Sunday, September 16, 2018

Monvesia RetCon: By Any Other Name

RETCON NOTE:  Several posts have been modified to incorporate the new names and naming conventions presented below.
What's in a name? That which we call a rose
By any other word would smell as sweet ...
William Shakespeare, Romeo & Juliet Act II Scene 2

Monvesia is the name I have used for this campaign setting as a whole since its inception.  However, the crude map posted earlier shows that the territory I've been exploring is part of a much larger world.  As my vision of this world expands, incomplete settings from the past have started to fold into it.

In the past, I had developed a top-down setting that included three major world regions--though I never developed much local flavor.  I realized that the world of Monvesia is also built on a similar fashion: the Monvesien valley, the Forest of Vines, and Desolation are iconic locations in three, distinct subcontinents of a larger landmass.  I have chosen, therefore, to take the names of these subcontinents from that earlier setting:  with the Monvesien valley in Prace, the Forest of Vines in Henjal, and Desolation in Raviq.
These three subcontinents represent different archetypes of fantasy gaming:  Prace for eurocentic fantasy adventures, Henjal for "Oriental" adventures, and Raviq for "Arabian" adventures.  Crossover between the worlds is not only possible, but both encouraged and expected.
The setting that birthed the subcontinental names also gives us a replacement for the generically named "Ocean Sea," which is now the Frenetic Ocean--which is prone to great, nearly impassable storms.

Other names will be adopted from a plane-hopping campaign setting:  such as specific names for the Thrones, and even the name of the material plane.  Needing a place holder, I had used the Latin Orbis Mundi to name the mortal center of my own variation of Planescape.  Run that through Monvesia's academic standard languages--Cuorrian and Honderreicher--and a setting specific variant is formed: Orvemondt.
This personal Planescape may have also given me more insight into the Cosmic Marches and Powers, but I will need to play with how those ideas fit into Monvesia's planar makeup.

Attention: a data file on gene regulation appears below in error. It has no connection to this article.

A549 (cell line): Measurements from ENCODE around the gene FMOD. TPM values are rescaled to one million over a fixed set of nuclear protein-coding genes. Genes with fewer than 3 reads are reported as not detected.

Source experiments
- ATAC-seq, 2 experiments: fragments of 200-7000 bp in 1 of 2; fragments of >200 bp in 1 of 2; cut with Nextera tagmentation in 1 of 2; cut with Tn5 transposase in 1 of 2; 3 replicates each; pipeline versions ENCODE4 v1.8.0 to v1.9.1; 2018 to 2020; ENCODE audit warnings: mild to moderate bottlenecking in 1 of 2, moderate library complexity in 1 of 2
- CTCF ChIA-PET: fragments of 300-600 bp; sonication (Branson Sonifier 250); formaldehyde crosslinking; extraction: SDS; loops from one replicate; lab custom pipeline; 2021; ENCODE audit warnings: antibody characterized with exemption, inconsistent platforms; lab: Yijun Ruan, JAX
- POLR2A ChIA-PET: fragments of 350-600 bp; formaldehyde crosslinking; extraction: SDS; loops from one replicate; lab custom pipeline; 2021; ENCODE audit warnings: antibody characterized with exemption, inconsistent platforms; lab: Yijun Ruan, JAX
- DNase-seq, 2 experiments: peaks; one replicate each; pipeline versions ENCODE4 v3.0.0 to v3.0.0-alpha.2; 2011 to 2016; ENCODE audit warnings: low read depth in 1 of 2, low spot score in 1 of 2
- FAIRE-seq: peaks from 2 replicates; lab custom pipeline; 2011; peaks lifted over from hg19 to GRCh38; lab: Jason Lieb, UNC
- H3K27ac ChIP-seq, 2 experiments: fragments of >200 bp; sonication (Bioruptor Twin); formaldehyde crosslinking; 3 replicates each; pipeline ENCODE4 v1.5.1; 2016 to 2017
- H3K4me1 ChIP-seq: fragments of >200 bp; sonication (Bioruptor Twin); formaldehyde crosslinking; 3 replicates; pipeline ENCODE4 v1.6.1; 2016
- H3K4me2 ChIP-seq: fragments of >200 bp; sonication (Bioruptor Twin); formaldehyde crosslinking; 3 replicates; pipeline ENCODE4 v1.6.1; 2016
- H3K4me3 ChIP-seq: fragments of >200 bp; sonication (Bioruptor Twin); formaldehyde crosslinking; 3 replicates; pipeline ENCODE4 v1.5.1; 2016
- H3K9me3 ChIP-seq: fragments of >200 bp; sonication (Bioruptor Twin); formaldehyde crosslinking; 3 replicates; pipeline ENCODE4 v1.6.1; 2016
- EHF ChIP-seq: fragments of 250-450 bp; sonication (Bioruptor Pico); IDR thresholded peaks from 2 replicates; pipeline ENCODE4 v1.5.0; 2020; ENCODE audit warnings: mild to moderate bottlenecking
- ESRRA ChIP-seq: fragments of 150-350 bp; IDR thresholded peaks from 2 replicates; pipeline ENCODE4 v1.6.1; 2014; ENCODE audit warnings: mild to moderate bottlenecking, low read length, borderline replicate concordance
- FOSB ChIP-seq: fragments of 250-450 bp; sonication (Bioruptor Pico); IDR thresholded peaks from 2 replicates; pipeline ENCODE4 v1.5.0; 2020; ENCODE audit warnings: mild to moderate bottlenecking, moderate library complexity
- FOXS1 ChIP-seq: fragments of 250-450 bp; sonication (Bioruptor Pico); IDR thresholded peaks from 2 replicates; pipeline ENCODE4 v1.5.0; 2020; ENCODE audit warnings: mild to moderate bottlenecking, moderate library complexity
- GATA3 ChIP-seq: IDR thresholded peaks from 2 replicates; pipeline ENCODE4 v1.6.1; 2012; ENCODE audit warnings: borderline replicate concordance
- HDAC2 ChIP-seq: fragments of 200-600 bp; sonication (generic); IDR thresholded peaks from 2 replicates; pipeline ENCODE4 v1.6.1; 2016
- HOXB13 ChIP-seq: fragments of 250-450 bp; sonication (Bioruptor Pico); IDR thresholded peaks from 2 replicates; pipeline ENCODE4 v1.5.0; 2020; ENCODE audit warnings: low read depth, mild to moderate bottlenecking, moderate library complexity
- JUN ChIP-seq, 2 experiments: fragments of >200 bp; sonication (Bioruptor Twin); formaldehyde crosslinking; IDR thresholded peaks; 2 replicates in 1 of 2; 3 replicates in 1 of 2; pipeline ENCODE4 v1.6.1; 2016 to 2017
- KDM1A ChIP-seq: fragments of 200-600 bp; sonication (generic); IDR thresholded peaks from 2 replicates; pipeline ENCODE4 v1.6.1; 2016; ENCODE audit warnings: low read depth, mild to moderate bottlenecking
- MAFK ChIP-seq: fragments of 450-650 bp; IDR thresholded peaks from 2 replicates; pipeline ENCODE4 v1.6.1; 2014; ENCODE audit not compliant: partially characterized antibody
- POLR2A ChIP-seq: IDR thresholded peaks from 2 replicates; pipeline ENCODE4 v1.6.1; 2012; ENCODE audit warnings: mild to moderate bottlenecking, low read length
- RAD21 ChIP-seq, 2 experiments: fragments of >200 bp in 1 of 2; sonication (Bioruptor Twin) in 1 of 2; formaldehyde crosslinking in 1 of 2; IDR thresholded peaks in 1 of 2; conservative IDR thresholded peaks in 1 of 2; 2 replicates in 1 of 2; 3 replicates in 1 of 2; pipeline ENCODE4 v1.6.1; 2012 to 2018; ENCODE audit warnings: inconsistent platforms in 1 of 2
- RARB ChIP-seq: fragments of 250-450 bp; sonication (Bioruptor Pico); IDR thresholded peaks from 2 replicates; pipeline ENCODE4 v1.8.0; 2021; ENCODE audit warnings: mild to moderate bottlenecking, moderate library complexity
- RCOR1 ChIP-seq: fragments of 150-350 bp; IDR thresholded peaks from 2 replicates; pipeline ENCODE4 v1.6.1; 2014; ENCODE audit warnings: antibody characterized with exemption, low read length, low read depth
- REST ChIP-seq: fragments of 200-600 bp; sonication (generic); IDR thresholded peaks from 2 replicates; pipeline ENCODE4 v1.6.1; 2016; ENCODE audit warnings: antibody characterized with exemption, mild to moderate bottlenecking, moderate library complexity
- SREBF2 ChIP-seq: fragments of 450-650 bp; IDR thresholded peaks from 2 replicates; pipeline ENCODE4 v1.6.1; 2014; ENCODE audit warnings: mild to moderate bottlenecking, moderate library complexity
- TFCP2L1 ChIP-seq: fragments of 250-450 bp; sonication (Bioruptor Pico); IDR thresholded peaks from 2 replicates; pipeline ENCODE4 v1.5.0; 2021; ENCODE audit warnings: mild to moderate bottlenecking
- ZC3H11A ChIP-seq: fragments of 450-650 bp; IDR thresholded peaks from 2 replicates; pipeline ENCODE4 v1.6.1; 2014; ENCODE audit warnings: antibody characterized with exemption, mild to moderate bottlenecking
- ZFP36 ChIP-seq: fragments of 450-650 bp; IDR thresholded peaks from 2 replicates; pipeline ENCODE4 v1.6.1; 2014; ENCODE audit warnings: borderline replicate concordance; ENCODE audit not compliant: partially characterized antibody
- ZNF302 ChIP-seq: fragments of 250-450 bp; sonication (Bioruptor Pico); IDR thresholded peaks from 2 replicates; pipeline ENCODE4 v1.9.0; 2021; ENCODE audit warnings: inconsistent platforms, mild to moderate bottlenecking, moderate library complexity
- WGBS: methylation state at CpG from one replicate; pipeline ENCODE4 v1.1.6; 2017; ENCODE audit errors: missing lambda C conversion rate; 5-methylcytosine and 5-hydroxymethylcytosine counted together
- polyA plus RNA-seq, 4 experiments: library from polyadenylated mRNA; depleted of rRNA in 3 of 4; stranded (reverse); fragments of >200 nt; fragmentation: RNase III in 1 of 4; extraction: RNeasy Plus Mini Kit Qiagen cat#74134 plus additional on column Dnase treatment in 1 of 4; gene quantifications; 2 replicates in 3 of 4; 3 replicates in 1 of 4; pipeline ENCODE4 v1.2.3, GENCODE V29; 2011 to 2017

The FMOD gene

Given this setup, the only thing left to name is the grand continent itself.  I have toyed with a few ideas so far:  [Great{er}] Monvesia, Titanis, Gigantis, Panborea, Tanna.  Whether one of these or another name wins out is yet to be seen.  I've written at least two into this post and deleted it again.  When it become necessary (in play or worldbuilding), the name of the continent will make itself known.

What is "Monvesia"?

Specifically, Monvesia refers to the Monvesien river valley and drainage basin.  This region has become the center of human culture and civilization; therefore "Monvesia" has become synonymous with the cultural impact of humankind.  This region was the backdrop of the first campaign I ran in this setting, and has become the backdrop of a new campaign I have recently begun.

Therefore, "Monvesia" has three meanings:
  1. The Monvesien river valley and drainage basin.  (In this strict sense, portions of Dvergheirm and Sunnimaa as well as the entirety of Voztok, Inheritance, and even the Sea of Sand are not part of Monvesia; this makes the subcontinental name Prace an appropriate addition.)
  2. The homeland of humans in Prace (including Voztok).  This will be the seond most common definition used.
  3. The entirety of the fantasy campaign setting encompassing Orvemondt and the Six Spheres.  In general, this will be the most common definition used.
Monvesia (1) is located in Prace, which is part of the largest continent of Orvemondt, which is the material plane of Monvesia (3).

Sena[r]/Senarian vs. Dray/Drajan

Another major name consideration comes as a result of finding my original map of the known world.  On this map, I had used the name Dray for the capital of the multi-national empire at the center of the Monvesien valley.  When I started to post about the world, I renamed that city Sena.  "Sena" was intended as a reference to the six temperaments of the local human religion/culture; while "Dray" was the capital of a theocracy from another setting I was developing.  I will use both names from here on out:  Dray for the city-state, its government, its territory, and its people; and Senar (with a minor spelling change) for the semi-independent, theocratic district of the larger city-state, and the religious tradition associated with it.

The district of Senar is built around the Senareum, a temple complex dedicated to the saints of all six Spheres.  The complex was constructed to serve as gathering place for the conclaves known as the Senary Councils, which established the basic doctrines of the Temperamental Orders.

The church, therefore, is the Universal Senarian Church (referring to the Universal Orders in Communion with the Pontiff at Senar); while the federation is the Divine Drajan Empire.


The Naming of Cats

The Naming of Cats is a difficult matter,
It isn't just one of your holiday games ...
T.S. Eliot, "The Naming of Cats"

While not a blanket name change, I have also begun shifting away from identifying the primary catfolk of Monvesia as rakasta.  While I love the name (because it was the race of my first D&D character), it belongs to another world.  In the last couple of months, I have transitioned to pridefolk, instead--which is something of a translation from Monvesia's rakasta language.  I prefer "pridefolk" over "catfolk" because the latter includes a larger category of races (noted above).

While for the other examples above, I have gone through past posts to update wording to include the new names, I have not done this with pridefolk.  For now, both "rakasta" and "pridefolk" will be used interchangeably--though the latter will start to become more common.

Edited June 30, 2019.

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